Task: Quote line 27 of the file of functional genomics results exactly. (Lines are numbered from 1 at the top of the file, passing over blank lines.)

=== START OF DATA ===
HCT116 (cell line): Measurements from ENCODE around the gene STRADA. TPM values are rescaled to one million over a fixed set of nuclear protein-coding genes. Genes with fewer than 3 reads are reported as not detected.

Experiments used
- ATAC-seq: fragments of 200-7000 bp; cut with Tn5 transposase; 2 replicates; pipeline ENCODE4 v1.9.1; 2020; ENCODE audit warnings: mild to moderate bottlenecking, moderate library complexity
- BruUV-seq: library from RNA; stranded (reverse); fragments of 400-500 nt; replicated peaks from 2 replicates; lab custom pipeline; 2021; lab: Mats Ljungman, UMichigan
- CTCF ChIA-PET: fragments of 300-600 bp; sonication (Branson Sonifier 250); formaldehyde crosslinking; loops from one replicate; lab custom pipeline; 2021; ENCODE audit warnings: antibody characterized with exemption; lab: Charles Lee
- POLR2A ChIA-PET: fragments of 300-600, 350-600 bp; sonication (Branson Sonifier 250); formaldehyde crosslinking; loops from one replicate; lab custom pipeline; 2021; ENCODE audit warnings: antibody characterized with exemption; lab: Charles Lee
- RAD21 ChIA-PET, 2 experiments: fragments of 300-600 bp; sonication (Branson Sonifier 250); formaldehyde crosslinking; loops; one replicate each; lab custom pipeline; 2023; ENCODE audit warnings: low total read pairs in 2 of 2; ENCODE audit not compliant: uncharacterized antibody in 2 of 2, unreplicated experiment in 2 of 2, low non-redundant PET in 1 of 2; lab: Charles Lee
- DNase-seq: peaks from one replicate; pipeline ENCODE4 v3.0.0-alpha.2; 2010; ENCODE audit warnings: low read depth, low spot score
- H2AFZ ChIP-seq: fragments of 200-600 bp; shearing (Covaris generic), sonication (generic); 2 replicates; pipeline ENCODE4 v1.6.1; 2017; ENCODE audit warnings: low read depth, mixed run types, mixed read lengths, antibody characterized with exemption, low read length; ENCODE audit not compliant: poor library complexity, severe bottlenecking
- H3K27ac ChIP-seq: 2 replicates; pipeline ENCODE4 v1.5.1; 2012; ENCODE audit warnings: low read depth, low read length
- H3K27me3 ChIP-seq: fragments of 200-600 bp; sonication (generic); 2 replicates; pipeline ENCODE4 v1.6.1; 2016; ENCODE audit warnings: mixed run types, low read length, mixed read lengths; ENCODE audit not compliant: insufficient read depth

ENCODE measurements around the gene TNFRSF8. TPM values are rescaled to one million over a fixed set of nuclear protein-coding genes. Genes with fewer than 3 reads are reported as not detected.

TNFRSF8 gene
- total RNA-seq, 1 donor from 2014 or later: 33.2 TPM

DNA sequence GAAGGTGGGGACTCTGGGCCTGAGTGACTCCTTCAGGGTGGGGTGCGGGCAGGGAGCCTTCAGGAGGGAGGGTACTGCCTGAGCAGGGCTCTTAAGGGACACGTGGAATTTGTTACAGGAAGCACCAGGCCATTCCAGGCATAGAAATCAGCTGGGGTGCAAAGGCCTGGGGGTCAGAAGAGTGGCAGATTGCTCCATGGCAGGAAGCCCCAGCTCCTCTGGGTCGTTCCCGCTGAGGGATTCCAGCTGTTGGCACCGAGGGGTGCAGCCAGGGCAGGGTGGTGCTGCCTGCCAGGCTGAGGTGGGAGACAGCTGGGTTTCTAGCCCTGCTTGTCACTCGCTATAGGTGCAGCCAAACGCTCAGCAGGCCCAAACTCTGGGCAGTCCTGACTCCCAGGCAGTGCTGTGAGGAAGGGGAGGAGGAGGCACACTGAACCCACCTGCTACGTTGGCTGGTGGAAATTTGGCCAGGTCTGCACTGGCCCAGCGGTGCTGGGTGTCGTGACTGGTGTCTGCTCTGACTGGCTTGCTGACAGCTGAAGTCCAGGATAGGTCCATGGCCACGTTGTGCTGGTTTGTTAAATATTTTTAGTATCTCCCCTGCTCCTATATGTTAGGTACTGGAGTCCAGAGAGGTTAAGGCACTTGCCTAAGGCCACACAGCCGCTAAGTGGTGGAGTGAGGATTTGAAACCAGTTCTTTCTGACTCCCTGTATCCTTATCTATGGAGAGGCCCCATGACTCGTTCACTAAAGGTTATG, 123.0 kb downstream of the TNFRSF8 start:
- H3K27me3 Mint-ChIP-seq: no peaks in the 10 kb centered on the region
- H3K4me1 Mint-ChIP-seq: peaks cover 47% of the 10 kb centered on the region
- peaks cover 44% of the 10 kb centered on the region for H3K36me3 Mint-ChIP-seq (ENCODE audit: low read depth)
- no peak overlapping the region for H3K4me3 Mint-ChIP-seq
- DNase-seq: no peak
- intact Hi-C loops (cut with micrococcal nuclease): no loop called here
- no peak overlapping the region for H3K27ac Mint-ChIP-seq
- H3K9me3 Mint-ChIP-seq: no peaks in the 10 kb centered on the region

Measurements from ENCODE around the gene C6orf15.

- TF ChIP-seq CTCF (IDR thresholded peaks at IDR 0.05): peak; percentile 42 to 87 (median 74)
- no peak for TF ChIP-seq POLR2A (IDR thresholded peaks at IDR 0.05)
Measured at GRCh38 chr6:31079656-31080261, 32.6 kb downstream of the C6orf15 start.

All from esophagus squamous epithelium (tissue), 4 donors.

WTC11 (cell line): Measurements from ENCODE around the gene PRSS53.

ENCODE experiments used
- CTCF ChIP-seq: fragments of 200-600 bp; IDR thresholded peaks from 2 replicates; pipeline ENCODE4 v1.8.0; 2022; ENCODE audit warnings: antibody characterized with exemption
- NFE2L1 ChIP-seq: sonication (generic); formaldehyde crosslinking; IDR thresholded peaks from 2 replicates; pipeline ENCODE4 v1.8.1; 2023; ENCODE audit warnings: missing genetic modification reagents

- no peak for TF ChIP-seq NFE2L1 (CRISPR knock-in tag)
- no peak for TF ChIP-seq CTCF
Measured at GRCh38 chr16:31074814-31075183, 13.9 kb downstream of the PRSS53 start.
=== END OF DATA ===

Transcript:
Measured at GRCh38 chr6:31079656-31080261, 32.6 kb downstream of the C6orf15 start.